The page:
Foxconn Technology Group reported $259 million in spending across 254 Wisconsin-based suppliers last year, according to a report Foxconn recently filed with the Wisconsin Economic Development Corporation. Most of its supply chain spend was construction-related…
Foxconn Technology Group reported $259 million in spending across 254 Wisconsin-based suppliers last year, according to a report Foxconn recently filed with the Wisconsin Economic Development Corporation.
Most of its supply chain spend was construction-related with Foxconn building its 300,000 square-foot smart manufacturing center and its data center globe, two of four facilities currently on Foxconn’s 1,000-acre campus in Mount Pleasant.
About $224 million of Foxconn’s in-state supply chain spend was for construction while about $35 million was spent with suppliers supporting the company’s operations.
Within that spending, the largest portion, nearly $152.6 million, went to wholesale suppliers of appliances, housewares and consumer electronics. Electronic component manufactures accounted for nearly $78 million in spend while manufacturers of printed circuit assemblies accounted for about $6 million. Another $23 million was spent on real estate services, according to the report.
On average, the Wisconsin companies in Foxconn’s supply chain report provided the company an average of around $1 million in good and services last year. That figure is skewed by two venders that accounted for $151 million and $61 million each. Excluding those, the average is a little less than $188,000.
Foxconn had projected to make approximately $1.4 billion in supply purchases in Wisconsin annually once its LCD panel campus was fully operational. However, it’s unclear how much Foxconn will spend with Wisconsin suppliers annually moving forward – the company’s plans have evolved several times and while Foxconn has reached a new agreement with the state, the specifics of its operations have not yet been made public.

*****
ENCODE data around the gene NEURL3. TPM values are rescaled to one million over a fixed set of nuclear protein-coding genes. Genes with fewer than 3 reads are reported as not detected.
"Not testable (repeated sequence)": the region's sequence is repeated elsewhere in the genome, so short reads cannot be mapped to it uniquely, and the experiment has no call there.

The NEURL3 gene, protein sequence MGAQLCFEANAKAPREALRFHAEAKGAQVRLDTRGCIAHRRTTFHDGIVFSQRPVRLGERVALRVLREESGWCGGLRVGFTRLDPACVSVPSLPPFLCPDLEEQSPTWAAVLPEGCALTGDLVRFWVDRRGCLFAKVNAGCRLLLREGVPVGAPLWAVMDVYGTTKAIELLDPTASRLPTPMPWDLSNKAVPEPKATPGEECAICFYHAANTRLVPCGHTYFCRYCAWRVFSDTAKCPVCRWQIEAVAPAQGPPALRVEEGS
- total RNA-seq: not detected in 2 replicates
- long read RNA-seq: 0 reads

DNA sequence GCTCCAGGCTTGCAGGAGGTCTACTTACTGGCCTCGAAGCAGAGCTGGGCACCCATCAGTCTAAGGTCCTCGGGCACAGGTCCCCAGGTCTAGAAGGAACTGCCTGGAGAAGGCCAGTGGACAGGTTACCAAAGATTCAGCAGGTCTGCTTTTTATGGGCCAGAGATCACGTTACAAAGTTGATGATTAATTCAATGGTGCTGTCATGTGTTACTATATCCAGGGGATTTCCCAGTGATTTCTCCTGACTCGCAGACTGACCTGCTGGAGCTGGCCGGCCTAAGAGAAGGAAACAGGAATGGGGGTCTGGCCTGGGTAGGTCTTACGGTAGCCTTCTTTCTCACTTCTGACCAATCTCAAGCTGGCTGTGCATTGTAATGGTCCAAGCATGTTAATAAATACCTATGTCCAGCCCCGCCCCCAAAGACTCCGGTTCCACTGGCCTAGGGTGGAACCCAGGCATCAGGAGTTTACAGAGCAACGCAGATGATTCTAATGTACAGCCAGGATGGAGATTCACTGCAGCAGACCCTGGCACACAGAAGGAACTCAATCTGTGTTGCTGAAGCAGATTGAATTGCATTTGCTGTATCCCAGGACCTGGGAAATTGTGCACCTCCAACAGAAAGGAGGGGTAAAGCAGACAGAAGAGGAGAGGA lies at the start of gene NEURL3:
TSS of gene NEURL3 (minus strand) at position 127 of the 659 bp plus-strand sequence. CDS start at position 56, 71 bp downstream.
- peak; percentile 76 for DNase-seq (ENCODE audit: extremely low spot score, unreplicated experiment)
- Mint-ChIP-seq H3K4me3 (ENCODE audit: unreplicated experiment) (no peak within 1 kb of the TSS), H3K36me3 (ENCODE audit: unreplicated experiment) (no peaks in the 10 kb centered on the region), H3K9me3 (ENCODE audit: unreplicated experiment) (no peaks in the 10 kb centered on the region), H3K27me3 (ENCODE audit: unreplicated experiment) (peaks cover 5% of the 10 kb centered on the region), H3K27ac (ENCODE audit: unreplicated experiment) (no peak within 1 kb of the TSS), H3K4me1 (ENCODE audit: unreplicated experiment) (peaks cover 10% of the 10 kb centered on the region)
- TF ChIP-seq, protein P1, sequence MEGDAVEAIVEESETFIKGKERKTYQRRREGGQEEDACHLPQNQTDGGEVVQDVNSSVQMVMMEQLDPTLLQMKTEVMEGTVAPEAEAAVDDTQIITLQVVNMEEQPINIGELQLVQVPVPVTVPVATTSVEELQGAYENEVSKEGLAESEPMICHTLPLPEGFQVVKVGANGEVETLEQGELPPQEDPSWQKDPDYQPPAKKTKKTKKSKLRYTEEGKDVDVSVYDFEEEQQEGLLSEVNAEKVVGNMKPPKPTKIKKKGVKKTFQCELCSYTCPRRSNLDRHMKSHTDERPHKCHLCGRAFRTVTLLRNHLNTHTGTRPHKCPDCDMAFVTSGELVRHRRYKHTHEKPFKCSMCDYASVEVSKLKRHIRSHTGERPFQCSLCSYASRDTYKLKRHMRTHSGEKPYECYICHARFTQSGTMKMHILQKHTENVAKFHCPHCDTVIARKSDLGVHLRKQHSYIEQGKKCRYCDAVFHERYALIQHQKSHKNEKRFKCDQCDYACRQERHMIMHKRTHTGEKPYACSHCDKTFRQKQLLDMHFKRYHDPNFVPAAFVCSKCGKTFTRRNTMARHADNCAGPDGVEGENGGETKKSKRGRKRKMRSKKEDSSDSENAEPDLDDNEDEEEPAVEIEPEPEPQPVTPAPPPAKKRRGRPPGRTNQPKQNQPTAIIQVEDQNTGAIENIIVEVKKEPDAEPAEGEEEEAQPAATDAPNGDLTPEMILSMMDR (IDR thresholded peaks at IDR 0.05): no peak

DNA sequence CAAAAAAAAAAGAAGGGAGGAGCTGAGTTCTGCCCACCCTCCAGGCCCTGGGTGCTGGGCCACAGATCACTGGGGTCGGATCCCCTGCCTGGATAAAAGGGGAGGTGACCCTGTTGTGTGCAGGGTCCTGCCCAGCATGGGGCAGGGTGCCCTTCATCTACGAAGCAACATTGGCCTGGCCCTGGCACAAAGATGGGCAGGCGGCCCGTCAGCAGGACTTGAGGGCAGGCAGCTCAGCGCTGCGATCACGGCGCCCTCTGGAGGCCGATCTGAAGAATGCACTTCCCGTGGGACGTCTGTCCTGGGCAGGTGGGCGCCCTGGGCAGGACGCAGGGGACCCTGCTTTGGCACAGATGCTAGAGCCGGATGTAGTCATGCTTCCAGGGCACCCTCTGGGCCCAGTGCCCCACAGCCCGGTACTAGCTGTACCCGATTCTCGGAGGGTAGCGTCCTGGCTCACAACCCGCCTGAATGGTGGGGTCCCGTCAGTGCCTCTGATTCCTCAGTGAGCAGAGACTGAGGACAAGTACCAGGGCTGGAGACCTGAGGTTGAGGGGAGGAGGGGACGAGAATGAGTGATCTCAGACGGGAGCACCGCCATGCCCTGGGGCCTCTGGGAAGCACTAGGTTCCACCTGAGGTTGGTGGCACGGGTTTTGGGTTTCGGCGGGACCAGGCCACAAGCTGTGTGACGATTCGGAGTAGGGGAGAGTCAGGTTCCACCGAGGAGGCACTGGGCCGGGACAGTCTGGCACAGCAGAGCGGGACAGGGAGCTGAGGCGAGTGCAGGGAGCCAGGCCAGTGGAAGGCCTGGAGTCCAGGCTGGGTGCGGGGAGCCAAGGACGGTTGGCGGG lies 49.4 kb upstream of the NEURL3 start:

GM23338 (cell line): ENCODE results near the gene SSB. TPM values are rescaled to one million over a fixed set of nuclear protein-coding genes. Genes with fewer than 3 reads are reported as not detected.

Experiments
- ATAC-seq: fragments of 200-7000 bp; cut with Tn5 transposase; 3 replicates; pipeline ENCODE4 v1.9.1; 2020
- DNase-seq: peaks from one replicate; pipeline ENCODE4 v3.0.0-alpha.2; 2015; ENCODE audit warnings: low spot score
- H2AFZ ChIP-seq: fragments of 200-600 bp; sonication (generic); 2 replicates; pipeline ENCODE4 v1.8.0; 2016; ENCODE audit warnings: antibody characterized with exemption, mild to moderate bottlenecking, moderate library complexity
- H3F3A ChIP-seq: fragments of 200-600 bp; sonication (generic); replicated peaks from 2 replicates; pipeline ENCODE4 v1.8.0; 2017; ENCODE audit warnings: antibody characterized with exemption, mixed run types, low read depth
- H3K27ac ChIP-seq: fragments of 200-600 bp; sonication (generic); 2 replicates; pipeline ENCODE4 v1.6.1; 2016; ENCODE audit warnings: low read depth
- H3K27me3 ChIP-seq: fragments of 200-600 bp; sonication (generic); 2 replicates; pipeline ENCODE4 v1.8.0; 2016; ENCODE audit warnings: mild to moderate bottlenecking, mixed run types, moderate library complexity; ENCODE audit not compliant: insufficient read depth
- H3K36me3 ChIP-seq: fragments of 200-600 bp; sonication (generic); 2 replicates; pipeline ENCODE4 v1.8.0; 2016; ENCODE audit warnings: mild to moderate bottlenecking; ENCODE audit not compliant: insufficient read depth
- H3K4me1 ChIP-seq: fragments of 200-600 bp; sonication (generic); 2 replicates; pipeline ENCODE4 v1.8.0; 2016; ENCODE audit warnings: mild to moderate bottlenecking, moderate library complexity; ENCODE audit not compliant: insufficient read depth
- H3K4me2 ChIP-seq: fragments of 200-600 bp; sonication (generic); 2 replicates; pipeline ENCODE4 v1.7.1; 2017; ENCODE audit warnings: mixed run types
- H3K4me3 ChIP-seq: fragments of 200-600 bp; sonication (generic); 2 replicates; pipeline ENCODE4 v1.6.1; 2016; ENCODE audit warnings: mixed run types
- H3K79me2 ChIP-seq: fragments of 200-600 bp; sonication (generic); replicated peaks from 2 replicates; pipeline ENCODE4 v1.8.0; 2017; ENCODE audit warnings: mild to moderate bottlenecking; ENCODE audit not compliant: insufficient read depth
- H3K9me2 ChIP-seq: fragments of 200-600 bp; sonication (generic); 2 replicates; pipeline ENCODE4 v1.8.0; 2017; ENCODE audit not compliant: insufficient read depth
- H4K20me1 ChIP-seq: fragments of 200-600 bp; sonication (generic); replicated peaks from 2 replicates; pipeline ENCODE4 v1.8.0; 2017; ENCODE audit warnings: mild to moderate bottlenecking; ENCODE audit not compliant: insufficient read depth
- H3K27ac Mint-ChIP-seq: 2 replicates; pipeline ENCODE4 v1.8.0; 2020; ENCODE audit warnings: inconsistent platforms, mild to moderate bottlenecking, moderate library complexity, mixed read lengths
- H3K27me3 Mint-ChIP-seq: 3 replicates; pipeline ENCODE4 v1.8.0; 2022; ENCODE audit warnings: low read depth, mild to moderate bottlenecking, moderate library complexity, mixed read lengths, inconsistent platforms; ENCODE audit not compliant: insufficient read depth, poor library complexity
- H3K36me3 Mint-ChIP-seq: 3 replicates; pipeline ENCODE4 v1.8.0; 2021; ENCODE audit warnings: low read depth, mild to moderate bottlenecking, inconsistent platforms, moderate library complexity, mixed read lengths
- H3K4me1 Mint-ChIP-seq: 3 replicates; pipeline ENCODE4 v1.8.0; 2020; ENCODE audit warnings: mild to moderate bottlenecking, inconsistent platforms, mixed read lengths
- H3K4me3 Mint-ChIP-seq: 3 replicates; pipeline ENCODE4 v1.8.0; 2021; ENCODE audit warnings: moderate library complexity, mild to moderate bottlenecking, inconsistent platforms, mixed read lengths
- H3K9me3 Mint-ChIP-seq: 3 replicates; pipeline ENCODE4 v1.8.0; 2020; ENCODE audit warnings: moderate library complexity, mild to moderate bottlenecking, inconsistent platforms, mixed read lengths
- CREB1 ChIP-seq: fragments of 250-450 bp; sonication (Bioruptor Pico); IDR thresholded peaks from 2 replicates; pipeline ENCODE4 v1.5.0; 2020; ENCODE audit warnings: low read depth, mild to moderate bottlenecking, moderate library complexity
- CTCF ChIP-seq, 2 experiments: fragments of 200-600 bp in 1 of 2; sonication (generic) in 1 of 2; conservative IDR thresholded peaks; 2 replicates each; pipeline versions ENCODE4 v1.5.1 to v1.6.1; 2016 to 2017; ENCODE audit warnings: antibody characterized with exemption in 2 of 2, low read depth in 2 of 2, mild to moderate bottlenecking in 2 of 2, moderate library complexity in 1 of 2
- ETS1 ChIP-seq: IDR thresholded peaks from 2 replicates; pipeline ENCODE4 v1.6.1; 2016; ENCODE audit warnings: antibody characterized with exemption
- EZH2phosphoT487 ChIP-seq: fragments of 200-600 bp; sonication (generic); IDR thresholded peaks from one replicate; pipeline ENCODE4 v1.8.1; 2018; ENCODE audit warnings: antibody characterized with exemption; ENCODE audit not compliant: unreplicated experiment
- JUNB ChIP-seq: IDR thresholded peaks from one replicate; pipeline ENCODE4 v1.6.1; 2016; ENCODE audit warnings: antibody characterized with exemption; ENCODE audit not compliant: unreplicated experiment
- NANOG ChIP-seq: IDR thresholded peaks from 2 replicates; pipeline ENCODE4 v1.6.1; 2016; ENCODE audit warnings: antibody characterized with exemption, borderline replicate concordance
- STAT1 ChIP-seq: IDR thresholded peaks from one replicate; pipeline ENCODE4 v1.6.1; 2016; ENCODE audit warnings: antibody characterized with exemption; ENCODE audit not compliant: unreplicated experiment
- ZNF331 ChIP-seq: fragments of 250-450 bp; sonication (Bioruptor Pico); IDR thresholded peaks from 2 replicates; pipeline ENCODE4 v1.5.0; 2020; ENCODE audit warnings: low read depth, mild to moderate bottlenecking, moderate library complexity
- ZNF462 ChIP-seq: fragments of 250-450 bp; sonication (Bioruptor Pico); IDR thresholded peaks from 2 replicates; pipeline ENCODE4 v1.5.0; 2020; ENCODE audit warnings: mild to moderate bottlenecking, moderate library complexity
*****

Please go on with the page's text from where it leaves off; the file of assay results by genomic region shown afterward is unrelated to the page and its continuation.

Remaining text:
The company’s contract with the state does not include specific targets for supply chain spending with Wisconsin companies, but Foxconn is required to report on its spending to WEDC.
Foxconn also reported spending about $262.3 million in capital investment for its Wisconsin facilities last year. It estimates that about 3,200 people worked a construction job between 2018 and 2020, according to the report.
Foxconn did report that it began producing products for data infrastructure in 2020 and that in 2021, the company would soon add more production lines within its smart manufacturing center in response to customer demand.
Foxconn also reported assembling over 13 million face masks in response to the coronavirus pandemic. The contract manufacturer also worked with Medtronic to produce ventilators.
In a letter accompanying the report, Foxconn leadership said the company’s business pursuits are not limited to just data infrastructure and that subject to market demand, could include “electric vehicles, digital health, robotics, semiconductor and 5G technologies.”
Foxconn leadership also said the company’s future in Wisconsin “remains bright” and that “exciting times are to come,” according to the letter accompanying the report.
“Despite challenging circumstances, Foxconn’s Wisconsin operation may soon become a top manufacturer of data infrastructure in the United States,” Foxconn chairman Young Lieu and vice-chairman Jay Lee said in a letter that accompanied the report. “As a contract manufacturer, Foxconn has found business opportunities with companies interested in purchasing product made in the United States with supply chain security peace of mind.”
Earlier this year, Foxconn and California car maker Fisker Inc. announced a partnership for Fisker’s Project PEAR, an initiative whereby both companies would build parts for electric vehicles including chipsets and semiconductors.
BizTimes received the following statement in response to a request for information regarding the development of electric vehicles in Wisconsin.
“Public disclosure of records relating to pending or potential opportunities impedes WEDC’s ability to productively negotiate with companies about potential projects that will create jobs, increase investment in the state and generate additional state revenue for state and local governments,” WEDC said in a letter Monday.